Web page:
The doctrine that an old device applied to a new use may not be patented has been put on statutory grounds:
"These cases are merely expressive of the principle that the grant of a patent on a composition or machine cannot be predicated on a new use of that machine or composition. We did not in those cases deny a patent to applicant because there was necessarily any lack of inventiveness in adapting the known composition to a new use. We recognize that it often requires perceptivity and intuitive genius of the highest order to grasp the idea that a device or material in one art may be utilized in another. The inventive faculties may be brought as fully into play in this regard as they would be in the creation of a device de novo. But a patent on an old product, based on its new use, has never been authorized by the patent laws which provided for patents only on a new and useful art, machine, manufacture, or composition of matter, or any new and useful improvement thereof (R.S. Sec. 4886). As declared in Old Town Ribbon & Carbon Co. v. Columbia Ribbon & Carbon Mfg. Co., Inc., 2 Cir., 159 F.2d 379, 382:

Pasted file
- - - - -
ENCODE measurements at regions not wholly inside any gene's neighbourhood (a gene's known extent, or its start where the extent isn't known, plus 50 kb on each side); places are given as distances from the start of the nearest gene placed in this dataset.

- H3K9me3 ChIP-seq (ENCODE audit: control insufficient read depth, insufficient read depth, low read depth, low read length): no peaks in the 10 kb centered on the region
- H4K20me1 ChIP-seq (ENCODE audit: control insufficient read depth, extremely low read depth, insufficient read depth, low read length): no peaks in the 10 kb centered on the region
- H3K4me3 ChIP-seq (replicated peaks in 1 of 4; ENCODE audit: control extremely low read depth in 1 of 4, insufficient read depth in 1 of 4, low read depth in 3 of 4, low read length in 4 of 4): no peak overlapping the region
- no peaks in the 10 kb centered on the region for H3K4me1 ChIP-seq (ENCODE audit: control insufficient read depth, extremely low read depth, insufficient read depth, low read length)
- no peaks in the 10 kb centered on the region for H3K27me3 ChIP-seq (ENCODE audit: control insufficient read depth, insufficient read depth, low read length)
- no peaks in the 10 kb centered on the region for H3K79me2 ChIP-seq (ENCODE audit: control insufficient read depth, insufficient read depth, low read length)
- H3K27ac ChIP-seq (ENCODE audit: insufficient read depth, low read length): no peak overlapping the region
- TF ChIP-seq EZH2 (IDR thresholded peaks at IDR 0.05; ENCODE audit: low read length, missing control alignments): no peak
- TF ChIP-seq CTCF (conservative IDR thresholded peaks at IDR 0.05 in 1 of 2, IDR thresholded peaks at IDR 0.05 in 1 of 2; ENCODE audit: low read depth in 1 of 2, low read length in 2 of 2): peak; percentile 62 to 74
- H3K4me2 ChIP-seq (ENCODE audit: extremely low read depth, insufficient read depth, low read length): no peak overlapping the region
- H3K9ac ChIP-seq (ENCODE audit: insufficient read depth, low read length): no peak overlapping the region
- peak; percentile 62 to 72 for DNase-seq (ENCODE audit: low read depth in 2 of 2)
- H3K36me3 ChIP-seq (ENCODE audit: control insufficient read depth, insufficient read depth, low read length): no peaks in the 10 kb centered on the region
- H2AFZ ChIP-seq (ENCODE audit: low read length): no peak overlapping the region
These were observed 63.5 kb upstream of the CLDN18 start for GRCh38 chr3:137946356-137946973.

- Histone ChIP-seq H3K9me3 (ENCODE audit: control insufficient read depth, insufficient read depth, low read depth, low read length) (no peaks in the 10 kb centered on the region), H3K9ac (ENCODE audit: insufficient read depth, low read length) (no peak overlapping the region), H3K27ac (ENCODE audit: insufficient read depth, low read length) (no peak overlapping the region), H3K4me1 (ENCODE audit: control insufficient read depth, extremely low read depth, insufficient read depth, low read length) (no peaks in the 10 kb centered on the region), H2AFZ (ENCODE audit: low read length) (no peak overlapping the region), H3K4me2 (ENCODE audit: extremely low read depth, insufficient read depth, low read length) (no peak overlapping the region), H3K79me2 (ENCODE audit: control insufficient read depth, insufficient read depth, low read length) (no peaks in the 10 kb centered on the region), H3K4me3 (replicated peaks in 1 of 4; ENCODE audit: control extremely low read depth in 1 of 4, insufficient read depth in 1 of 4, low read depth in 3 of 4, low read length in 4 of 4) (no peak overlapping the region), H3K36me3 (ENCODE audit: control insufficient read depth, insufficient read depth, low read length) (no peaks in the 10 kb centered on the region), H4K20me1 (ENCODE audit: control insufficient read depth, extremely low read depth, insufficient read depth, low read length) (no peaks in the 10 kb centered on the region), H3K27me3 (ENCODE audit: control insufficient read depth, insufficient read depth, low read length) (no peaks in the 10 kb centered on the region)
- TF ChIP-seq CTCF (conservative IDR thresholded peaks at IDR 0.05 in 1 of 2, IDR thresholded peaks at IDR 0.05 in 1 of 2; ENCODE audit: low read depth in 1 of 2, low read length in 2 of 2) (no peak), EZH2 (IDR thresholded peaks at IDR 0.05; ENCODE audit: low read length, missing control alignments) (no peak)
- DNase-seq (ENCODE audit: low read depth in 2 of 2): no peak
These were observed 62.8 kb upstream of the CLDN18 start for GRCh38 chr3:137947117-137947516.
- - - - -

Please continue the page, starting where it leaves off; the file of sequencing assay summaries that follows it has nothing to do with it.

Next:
'* * * it makes not the slightest difference how beneficial to the public the new function may be, how long a search it may end, how many may have shared that search, or how high a reach of imaginative ingenuity the solution may have demanded. All the mental factors which determine invention may have been present to the highest degree, but it will not be patentable because it will not be within the terms of the statute. * * *"'. Application of Hack, 245 F.2d 246, 248 (C.C.P.A.1957).
The claims describe the "passageways" in the "hub portions" as "axially extending" and "circumferentially spaced," with "inner surfaces which are substantially coextensive with the outer surface of the shaft," and with "inner ends which are flared outwardly to slidably guide said rope onto and off the outer surface of the shaft."